The GMAT is a test of your aptitude. Your numbers and percentile is a reflection of your abilities to fare well in your MBA program. It is the single most important factor for your admission to any of the top business schools. The GMAT is taken by thousands of candidates throughout the world every year. Therefore, if you wish to join one of the top business schools then you need to be clever in chalking out your preparation plan. An analysis of the trends in the GMAT numbers and percentile is an absolute must to plan the right strategy.
Calculating GMAT Numbers and Percentile
The GMAT contains three sections: Verbal, Quantitative and Analytical Writing Assessment (AWA). The Verbal and the Quantitative sections consist of questions based on multiple choice answers and you need to answer 41 and 37 questions respectively. These two sections are scored on a raw scale of 0 to 60 each. The scores are then converted into a scale of 200 to 800. The scores obtained in both these sections are then averaged and you get a score within the range of 200 to 800. In the AWA section one has to write two essays and each of them is scored on a scale of 0 to 6 by a human reader and an E-rater (computer essay scoring software). Both the essay scores are then averaged on the scale of 0 to 6 with half point increments. The GMAT percentile is calculated by taking into consideration the total number of candidates who have appeared for this test during the last three years. For example, if you achieve 88th percentile, it means out of all the candidates of last three years you are better than 88 percent of your competitors. This is the way in which your numbers and percentile are calculated.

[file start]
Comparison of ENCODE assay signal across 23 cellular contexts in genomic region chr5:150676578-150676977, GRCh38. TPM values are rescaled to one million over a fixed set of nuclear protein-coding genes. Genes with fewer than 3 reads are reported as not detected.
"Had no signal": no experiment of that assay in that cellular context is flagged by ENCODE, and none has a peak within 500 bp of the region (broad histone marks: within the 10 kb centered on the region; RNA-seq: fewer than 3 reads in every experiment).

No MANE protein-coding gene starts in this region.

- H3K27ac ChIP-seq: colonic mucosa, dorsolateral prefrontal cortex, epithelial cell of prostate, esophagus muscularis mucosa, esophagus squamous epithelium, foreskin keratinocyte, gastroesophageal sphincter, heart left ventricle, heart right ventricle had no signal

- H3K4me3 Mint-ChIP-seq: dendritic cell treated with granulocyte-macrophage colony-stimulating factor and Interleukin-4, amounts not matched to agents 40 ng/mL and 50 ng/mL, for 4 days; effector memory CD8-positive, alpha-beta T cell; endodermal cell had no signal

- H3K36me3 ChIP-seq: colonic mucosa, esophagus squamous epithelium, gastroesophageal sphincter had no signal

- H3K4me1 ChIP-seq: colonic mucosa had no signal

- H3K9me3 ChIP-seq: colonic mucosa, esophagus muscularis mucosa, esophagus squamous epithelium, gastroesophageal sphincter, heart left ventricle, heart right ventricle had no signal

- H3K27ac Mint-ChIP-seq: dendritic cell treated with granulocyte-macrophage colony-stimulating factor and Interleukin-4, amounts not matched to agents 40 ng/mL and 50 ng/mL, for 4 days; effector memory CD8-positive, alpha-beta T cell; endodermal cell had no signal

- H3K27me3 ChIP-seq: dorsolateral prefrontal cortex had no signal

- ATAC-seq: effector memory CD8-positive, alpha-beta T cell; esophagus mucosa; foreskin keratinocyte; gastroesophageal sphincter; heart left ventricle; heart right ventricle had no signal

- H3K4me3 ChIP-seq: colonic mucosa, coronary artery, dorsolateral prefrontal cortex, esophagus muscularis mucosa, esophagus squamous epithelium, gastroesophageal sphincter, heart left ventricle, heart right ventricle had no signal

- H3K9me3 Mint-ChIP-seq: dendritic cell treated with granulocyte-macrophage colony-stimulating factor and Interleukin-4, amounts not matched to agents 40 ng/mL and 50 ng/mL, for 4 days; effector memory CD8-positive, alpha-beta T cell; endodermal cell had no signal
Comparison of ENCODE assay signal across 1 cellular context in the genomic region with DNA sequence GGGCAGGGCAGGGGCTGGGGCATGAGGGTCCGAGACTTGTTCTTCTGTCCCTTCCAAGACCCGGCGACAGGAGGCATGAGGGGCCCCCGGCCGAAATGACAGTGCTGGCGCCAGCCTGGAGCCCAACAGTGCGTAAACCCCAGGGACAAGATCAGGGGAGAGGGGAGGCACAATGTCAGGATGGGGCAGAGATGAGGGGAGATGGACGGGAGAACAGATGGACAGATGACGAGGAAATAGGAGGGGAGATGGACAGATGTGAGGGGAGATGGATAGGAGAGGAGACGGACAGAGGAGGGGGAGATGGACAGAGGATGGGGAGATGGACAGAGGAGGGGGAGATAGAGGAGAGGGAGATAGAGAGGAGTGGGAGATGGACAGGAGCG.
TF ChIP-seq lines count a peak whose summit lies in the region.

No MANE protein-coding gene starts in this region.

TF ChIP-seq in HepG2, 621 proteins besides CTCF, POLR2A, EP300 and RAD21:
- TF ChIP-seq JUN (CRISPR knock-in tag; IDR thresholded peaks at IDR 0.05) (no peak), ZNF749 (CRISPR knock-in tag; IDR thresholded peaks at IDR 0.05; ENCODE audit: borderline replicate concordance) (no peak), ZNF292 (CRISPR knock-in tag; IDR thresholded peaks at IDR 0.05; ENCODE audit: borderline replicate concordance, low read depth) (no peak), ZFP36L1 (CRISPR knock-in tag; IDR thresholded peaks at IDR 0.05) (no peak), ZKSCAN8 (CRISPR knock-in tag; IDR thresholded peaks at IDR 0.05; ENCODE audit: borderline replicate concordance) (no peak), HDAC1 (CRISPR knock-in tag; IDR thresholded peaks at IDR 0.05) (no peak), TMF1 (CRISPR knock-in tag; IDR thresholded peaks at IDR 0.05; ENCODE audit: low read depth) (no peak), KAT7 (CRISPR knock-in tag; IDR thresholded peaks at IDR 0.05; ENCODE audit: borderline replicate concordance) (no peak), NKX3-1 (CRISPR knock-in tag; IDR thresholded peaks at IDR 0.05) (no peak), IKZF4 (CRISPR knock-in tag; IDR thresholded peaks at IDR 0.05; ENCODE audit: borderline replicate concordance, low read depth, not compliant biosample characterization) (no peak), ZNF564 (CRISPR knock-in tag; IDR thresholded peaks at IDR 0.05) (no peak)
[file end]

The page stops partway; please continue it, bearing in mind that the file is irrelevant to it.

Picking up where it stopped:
The Verbal and the Quantitative sections are given raw scores from 0 to 60 each. These scores are then converted to the scale of 200 to 800. The conversion is guided by few factors. They are as follows:
- The total number of questions attempted in the given time.
- The total number of questions answered correctly.
- The difficulty level of each question.
The GMAT Score Report
The GMAT score card gives you the breakup of your scores and percentile. It contains the following four scores:
- Score for Quantitative Ability (between 0 and 60)
- Score for Verbal Ability (between 0 and 60)
- Total score (between 200 and 800)
- Score for Analytical Writing Assessment (between 0 and 6, in half-point intervals)
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